Cold Weather Care for Animals

In
Life with your best friend
December 13, 2019
5 mins

It’s getting cold out there and our thoughts are turning to the extra precautions we need to take to keep our animal companions healthy and safe through the winter months. The colder temperatures and shorter days bring unique challenges for our animals and we will need to take extra care to avoid cold weather related injuries and illnesses. Follow these tips to ensure that your furry friend has a healthy and happy winter.

Some animals love to hang around outside, and while it is fine to let your animal enjoy a day in the sun when its warmer out, even sunny days in winter may be too cold for outside time. An easy way to gauge whether or not your animal companion should be spending time outside is to remember that if you wouldn’t want to be out in it, then your animal probably shouldn’t be either. As temperatures drop, we need to be mindful that our animals can’t spend long stretches outside exploring or lounging. Even if it is a bright, sunny day, laying on the ground can give them a chill and aggravate stiff, arthritic joints.

Additionally, if there is snow or ice on the ground, be sure to limit your animal’s outside time to only what is necessary. Paw pads can easily become irritated and cracked from walking on ice or snow, which is painful itself, but can also lead to infection. And, be sure to avoid letting your animal walk on areas that have been salted to melt ice. Many de-icing products are toxic to animals and can become lodged in or cause cuts to paw pads. Outside time in the warmer months, especially walks on pavement, should toughen up your animal’s paw pads, but you may also want to consider having your animal wear booties for walks in ice and snow to prevent painful irritations and scrapes. If you use a de-icing product, be sure to get one that is labeled as animal friendly. Also, after any time outside in snow or ice, be sure to thoroughly dry off and clean your animal’s paws and stomach, which may have gotten covered in ice and snow (aspca.org).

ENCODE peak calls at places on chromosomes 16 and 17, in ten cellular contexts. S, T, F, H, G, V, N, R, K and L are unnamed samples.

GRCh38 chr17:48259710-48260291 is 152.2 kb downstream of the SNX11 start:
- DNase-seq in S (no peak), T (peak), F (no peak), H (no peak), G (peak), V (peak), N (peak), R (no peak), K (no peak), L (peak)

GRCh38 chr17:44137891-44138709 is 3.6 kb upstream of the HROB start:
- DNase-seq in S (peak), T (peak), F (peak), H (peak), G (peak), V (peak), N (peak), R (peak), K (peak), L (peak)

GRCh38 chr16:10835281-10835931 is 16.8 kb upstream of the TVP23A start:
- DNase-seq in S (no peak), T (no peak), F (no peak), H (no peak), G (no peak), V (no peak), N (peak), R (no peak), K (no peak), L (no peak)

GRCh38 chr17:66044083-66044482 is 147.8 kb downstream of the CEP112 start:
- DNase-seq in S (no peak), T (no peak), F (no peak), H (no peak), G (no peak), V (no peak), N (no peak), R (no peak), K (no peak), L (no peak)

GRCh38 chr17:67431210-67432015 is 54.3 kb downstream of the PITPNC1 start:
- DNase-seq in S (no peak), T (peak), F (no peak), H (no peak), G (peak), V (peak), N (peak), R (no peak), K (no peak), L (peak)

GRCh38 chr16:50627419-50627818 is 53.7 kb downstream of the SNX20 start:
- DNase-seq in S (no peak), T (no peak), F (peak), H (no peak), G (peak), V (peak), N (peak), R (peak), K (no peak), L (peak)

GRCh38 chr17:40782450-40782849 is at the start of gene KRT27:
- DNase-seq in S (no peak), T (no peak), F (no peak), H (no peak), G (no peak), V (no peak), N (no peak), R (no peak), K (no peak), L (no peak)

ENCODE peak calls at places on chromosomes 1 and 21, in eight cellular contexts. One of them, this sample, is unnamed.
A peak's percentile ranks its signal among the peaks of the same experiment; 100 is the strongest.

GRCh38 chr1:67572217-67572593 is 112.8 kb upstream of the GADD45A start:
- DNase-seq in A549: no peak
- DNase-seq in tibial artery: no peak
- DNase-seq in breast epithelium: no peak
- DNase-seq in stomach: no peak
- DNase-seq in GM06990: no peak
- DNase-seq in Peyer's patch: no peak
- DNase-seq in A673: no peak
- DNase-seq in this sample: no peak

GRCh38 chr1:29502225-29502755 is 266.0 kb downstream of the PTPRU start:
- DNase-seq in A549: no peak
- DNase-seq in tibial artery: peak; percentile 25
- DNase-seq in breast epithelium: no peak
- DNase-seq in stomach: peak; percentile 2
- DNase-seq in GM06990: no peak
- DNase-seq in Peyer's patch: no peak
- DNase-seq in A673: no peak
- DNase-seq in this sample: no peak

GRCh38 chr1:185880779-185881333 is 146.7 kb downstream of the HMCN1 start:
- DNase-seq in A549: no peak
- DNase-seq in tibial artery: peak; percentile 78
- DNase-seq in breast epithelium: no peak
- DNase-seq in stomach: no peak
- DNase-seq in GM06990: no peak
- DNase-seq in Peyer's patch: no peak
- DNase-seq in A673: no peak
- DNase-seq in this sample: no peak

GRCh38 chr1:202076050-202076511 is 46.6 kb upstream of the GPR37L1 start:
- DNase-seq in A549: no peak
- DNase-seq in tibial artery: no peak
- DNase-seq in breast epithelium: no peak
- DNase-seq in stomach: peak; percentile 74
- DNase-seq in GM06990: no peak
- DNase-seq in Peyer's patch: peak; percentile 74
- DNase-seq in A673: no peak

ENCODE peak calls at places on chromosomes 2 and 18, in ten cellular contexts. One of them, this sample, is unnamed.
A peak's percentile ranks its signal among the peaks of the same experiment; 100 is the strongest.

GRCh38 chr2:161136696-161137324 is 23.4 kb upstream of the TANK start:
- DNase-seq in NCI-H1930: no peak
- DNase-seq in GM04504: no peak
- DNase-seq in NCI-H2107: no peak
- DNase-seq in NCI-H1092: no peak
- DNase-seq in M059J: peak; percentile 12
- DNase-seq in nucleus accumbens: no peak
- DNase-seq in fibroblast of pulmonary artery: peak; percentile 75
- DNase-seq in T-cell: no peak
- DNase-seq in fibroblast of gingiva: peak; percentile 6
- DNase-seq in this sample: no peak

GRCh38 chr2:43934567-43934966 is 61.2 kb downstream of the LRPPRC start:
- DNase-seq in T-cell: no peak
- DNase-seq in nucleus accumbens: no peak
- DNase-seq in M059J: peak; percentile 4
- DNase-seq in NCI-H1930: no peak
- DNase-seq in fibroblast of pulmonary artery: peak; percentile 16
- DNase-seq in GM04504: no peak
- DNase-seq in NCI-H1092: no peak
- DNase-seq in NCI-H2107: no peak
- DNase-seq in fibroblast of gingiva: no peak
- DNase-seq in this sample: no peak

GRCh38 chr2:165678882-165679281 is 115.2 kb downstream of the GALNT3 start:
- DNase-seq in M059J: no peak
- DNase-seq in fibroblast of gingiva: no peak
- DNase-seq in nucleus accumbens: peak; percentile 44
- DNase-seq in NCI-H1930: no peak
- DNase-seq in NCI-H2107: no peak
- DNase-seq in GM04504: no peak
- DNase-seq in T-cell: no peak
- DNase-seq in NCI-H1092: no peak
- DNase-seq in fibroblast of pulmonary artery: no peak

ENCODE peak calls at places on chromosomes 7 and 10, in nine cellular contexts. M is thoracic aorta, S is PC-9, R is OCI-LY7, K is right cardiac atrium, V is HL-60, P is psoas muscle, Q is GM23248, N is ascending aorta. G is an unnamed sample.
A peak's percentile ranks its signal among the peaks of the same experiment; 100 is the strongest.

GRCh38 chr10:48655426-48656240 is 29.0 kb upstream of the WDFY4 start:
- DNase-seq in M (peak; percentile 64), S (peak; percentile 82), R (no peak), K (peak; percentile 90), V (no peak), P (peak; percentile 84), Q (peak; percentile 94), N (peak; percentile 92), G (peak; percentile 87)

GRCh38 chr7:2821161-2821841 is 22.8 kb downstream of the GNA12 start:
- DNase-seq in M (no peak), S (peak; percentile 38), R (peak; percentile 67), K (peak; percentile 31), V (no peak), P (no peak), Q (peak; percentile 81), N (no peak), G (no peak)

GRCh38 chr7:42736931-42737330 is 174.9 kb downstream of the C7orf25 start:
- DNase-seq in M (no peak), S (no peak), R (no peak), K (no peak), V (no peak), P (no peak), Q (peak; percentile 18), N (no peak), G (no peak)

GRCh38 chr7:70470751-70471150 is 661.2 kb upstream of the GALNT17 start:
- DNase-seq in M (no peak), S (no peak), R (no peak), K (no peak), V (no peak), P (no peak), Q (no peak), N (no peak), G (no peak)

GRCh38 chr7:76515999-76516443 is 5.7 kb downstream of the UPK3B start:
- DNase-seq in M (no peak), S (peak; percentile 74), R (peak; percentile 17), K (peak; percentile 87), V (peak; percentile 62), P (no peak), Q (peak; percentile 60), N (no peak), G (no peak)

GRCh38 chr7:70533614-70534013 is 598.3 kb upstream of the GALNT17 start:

Watch out for antifreeze, which is toxic, and clean up any spills right away to keep curious animals from accidentally drinking it. To be safer, the ASPCA recommends using antifreeze with propylene glycol instead of ethylene glycol, just in case your animal gets to a spill before you do.

As the winter temperatures drop, so do the humidity levels, which can leave skin (animal and human) dry and itchy. Try using a humidifier in your home to keep the moisture levels up and bathe your animal less frequently to avoid drying out skin. When you do bathe your animal, the ASPCA recommends using a moisturizing shampoo to help maintain the oils that protect skin from drying out.

Since being cold uses more energy as the body works hard to warm itself, your animal may need to eat more calories in winter. Consider giving a little more food at each feeding or increasing the amounts of healthy snacks you offer. Be careful to watch your animal and only do this if they look too lean so as not to overdo it, as maintaining a healthy body weight is important to overall health.

Make sure that your animal isn’t sleeping directly on the floor or in a drafty spot in the house. Keep birds away from cold drafts. Provide other animals with a cozy bed in a warm place but avoid space heaters near animals. They may accidentally get too close to the heater and burn themselves or knock it over and start a fire.

Consider bringing your animal in for their annual check-up in the winter so that your veterinarian can treat for problems that may worsen with cold weather, such as arthritis. And keep in mind that very young animals, very old animals, and animals with illnesses such as heart disease or diabetes need special care in winter as they cannot tolerate cold as well as healthier animals.

Finally, just as you’d never leave your animal alone in a car on a warm summer day, never leave your animal in the car on a cold winter day either. While the summer heat can turn your car into an oven, the winter cold can make it a freezer, which is just as dangerous to your animal. An animal left alone in a cold car can suffer hypothermia, which can have fatal consequences. As much as you like to be with your animal, the safest place for your animal to be while your running errands is at home.

Keep these special winter considerations in mind so your animal companion can enjoy a comfortable and healthy winter season and you can have peace of mind that your animal will be safe in the cold.

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